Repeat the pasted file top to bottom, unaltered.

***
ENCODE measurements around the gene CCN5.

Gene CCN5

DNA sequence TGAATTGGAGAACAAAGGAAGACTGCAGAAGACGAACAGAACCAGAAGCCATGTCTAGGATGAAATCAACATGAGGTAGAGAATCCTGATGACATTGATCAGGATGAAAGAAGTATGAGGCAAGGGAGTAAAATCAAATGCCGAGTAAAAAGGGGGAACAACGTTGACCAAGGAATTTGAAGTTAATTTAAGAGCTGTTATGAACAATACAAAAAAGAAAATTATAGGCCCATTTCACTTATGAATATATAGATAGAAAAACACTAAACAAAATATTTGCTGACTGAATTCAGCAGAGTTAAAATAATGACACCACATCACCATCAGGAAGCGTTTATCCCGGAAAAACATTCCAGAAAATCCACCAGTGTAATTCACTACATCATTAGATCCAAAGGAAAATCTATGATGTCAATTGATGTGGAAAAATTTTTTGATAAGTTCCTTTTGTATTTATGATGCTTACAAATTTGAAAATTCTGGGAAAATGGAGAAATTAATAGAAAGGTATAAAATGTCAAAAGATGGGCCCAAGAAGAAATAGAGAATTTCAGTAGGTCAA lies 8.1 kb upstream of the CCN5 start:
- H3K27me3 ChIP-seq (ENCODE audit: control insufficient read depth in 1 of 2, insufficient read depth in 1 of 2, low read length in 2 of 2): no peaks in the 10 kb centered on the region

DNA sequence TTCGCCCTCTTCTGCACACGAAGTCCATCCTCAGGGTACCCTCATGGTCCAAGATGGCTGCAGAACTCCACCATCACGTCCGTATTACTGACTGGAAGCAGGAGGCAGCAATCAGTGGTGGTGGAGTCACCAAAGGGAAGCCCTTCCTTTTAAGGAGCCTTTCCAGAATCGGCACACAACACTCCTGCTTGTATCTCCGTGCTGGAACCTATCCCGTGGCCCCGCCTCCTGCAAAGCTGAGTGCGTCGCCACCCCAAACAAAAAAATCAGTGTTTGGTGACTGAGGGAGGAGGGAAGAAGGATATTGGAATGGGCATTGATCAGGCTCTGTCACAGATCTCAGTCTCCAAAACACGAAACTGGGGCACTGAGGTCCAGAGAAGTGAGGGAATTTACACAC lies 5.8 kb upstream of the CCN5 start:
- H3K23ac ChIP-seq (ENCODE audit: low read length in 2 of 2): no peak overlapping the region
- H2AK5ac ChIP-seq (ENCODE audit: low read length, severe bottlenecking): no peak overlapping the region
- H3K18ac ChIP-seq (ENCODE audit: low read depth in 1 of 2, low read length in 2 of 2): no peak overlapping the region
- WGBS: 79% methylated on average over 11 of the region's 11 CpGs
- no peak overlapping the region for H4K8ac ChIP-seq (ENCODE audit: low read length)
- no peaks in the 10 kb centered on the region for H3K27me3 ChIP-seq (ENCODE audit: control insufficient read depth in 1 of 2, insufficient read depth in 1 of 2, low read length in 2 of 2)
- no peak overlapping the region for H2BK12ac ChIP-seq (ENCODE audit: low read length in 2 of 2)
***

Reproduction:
ENCODE measurements around the gene CCN5.

Gene CCN5

DNA sequence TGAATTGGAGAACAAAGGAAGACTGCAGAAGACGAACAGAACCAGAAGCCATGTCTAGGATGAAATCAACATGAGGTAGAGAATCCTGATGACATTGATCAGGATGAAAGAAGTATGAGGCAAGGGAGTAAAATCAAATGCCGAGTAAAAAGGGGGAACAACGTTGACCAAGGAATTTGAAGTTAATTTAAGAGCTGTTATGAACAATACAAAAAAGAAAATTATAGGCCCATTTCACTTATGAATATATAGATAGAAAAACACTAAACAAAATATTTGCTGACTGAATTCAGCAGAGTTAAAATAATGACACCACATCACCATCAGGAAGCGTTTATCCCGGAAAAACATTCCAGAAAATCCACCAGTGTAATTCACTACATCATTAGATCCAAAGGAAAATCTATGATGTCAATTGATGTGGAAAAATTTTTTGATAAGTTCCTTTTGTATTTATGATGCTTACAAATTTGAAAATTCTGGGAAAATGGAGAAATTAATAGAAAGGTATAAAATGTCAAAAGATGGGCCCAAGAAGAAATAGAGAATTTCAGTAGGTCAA lies 8.1 kb upstream of the CCN5 start:
- H3K27me3 ChIP-seq (ENCODE audit: control insufficient read depth in 1 of 2, insufficient read depth in 1 of 2, low read length in 2 of 2): no peaks in the 10 kb centered on the region

DNA sequence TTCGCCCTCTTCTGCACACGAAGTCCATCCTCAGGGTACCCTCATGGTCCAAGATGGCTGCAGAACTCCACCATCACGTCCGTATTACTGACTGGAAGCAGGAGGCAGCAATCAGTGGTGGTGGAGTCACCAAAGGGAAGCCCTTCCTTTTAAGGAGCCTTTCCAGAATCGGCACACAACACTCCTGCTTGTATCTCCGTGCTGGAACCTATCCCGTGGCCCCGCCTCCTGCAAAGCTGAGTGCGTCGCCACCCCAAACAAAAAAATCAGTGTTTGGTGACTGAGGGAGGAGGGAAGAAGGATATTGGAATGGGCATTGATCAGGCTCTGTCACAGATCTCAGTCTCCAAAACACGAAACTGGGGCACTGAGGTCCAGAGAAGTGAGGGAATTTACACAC lies 5.8 kb upstream of the CCN5 start:
- H3K23ac ChIP-seq (ENCODE audit: low read length in 2 of 2): no peak overlapping the region
- H2AK5ac ChIP-seq (ENCODE audit: low read length, severe bottlenecking): no peak overlapping the region
- H3K18ac ChIP-seq (ENCODE audit: low read depth in 1 of 2, low read length in 2 of 2): no peak overlapping the region
- WGBS: 79% methylated on average over 11 of the region's 11 CpGs
- no peak overlapping the region for H4K8ac ChIP-seq (ENCODE audit: low read length)
- no peaks in the 10 kb centered on the region for H3K27me3 ChIP-seq (ENCODE audit: control insufficient read depth in 1 of 2, insufficient read depth in 1 of 2, low read length in 2 of 2)
- no peak overlapping the region for H2BK12ac ChIP-seq (ENCODE audit: low read length in 2 of 2)